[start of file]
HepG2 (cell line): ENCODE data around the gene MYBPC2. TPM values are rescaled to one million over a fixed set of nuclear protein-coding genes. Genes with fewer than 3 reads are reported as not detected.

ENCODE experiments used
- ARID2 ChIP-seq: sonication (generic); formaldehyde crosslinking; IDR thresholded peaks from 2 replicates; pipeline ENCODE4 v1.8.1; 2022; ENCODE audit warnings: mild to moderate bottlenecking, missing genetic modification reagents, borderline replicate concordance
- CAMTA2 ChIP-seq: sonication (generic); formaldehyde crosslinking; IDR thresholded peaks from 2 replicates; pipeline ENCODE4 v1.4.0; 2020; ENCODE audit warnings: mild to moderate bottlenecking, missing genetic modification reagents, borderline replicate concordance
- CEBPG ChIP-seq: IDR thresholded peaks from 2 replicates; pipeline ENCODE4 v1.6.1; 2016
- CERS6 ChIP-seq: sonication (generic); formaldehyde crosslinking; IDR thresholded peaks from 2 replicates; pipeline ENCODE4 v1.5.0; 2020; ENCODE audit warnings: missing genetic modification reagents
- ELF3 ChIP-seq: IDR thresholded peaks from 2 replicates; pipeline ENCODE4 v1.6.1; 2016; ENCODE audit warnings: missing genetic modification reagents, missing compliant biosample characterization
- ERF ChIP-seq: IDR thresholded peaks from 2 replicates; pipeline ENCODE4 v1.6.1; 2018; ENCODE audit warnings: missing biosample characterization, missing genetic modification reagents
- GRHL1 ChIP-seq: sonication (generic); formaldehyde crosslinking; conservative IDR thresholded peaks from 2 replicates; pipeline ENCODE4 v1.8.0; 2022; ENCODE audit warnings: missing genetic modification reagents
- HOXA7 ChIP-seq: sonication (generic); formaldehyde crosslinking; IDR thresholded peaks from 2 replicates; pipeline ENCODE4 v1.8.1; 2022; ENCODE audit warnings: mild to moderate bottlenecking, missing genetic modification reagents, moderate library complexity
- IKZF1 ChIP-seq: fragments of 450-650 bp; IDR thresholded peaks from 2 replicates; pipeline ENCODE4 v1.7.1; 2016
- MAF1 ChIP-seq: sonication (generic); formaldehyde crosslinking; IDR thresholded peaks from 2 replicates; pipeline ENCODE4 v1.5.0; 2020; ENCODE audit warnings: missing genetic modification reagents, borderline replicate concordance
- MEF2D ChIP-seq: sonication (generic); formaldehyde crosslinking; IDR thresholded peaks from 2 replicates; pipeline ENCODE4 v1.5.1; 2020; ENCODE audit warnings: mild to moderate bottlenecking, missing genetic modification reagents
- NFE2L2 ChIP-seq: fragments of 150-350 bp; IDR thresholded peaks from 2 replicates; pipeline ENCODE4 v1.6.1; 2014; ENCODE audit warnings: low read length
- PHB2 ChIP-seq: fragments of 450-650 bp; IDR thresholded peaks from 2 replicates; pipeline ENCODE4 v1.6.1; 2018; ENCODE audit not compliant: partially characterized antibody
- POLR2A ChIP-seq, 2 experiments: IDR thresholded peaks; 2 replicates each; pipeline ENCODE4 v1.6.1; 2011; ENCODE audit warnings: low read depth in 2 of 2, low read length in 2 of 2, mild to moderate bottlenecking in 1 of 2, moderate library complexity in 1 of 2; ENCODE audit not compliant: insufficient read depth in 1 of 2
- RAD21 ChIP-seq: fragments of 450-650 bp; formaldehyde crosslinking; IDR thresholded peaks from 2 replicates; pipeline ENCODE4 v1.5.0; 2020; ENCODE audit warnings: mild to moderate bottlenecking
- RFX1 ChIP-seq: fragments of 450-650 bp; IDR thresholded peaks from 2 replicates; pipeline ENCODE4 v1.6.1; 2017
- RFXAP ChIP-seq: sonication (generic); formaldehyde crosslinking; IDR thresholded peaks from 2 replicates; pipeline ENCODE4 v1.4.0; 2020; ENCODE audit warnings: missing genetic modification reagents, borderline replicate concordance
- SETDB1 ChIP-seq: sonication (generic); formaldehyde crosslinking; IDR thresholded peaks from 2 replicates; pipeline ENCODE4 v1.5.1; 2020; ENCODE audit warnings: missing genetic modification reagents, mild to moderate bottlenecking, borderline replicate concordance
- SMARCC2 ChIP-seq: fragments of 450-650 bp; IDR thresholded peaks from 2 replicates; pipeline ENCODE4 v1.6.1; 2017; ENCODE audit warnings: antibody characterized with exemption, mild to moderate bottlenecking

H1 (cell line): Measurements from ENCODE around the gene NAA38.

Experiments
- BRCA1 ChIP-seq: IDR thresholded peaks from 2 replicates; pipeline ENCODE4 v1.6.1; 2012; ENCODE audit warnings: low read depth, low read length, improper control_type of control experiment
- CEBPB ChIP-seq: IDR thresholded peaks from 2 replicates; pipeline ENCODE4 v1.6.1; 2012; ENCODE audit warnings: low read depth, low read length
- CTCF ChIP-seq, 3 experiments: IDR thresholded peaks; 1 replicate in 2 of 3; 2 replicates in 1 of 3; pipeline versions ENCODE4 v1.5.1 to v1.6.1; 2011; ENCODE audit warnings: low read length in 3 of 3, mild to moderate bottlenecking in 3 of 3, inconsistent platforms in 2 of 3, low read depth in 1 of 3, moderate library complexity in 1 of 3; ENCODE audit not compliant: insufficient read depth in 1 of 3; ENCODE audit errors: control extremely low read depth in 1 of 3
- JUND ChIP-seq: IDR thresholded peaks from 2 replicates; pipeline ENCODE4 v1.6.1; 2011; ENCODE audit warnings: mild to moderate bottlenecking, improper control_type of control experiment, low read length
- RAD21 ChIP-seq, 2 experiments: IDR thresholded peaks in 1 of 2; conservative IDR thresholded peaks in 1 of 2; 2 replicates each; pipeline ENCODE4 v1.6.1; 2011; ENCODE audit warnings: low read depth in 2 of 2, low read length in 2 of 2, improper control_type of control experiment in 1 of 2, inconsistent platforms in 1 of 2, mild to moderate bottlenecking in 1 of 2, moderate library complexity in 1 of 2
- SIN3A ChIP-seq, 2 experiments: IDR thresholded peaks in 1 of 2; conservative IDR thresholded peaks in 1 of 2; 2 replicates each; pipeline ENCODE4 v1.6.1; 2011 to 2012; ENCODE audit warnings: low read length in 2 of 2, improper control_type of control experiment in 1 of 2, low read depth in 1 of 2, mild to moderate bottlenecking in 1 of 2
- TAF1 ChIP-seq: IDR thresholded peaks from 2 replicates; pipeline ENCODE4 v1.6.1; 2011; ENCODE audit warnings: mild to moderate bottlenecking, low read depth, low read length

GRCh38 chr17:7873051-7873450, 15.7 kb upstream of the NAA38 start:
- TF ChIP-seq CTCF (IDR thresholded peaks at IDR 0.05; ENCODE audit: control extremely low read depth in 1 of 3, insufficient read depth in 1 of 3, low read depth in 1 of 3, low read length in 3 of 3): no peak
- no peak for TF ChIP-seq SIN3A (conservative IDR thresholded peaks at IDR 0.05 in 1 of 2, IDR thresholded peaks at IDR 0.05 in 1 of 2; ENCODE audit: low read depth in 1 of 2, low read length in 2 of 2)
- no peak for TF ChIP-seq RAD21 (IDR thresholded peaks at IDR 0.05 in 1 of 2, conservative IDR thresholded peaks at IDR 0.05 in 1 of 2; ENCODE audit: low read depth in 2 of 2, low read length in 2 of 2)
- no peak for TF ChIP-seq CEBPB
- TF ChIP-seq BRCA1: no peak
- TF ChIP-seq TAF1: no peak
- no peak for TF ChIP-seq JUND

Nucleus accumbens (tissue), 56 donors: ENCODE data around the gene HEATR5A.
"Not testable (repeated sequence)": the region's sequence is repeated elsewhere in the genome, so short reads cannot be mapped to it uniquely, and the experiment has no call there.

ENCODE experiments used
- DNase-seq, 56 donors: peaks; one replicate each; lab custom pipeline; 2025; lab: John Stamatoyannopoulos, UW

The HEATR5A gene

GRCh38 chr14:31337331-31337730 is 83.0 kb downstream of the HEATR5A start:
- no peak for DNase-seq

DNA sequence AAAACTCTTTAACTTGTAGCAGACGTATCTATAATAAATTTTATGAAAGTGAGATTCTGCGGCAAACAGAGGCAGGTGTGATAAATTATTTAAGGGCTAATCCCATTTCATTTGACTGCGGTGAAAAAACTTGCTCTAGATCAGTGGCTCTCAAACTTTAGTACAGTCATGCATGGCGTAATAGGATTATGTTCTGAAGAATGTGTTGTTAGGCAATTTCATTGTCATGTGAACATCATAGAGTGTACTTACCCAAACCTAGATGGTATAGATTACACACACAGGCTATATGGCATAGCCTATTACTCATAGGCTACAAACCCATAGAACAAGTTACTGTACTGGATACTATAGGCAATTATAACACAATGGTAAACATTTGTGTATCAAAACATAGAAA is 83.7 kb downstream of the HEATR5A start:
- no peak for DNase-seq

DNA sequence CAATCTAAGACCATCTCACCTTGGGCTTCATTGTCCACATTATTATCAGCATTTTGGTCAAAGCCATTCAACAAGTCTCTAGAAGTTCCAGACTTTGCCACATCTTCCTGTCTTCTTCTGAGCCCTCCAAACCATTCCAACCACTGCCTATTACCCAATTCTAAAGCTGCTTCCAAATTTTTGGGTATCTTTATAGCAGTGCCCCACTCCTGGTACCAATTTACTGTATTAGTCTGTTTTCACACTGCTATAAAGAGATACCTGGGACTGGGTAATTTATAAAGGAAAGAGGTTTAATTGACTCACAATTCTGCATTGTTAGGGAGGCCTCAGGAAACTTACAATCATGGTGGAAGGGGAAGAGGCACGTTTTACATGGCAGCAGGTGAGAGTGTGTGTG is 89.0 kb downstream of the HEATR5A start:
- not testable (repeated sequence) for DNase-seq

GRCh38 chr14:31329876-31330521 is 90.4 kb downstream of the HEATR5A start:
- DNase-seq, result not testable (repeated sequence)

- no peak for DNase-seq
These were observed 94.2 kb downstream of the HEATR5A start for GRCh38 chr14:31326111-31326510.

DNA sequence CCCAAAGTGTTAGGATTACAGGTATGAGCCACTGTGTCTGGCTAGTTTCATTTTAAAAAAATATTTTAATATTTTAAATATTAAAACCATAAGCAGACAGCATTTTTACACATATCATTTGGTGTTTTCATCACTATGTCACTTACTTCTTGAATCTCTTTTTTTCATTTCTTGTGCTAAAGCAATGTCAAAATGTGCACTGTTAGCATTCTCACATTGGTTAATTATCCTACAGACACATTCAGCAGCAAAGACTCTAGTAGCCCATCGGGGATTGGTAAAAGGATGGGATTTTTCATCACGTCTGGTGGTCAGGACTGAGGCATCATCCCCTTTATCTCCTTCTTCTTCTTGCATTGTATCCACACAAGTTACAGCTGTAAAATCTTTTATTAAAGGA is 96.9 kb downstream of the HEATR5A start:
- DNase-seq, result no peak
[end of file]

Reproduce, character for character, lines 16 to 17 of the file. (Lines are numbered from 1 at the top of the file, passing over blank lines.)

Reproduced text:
- POLR2A ChIP-seq, 2 experiments: IDR thresholded peaks; 2 replicates each; pipeline ENCODE4 v1.6.1; 2011; ENCODE audit warnings: low read depth in 2 of 2, low read length in 2 of 2, mild to moderate bottlenecking in 1 of 2, moderate library complexity in 1 of 2; ENCODE audit not compliant: insufficient read depth in 1 of 2
- RAD21 ChIP-seq: fragments of 450-650 bp; formaldehyde crosslinking; IDR thresholded peaks from 2 replicates; pipeline ENCODE4 v1.5.0; 2020; ENCODE audit warnings: mild to moderate bottlenecking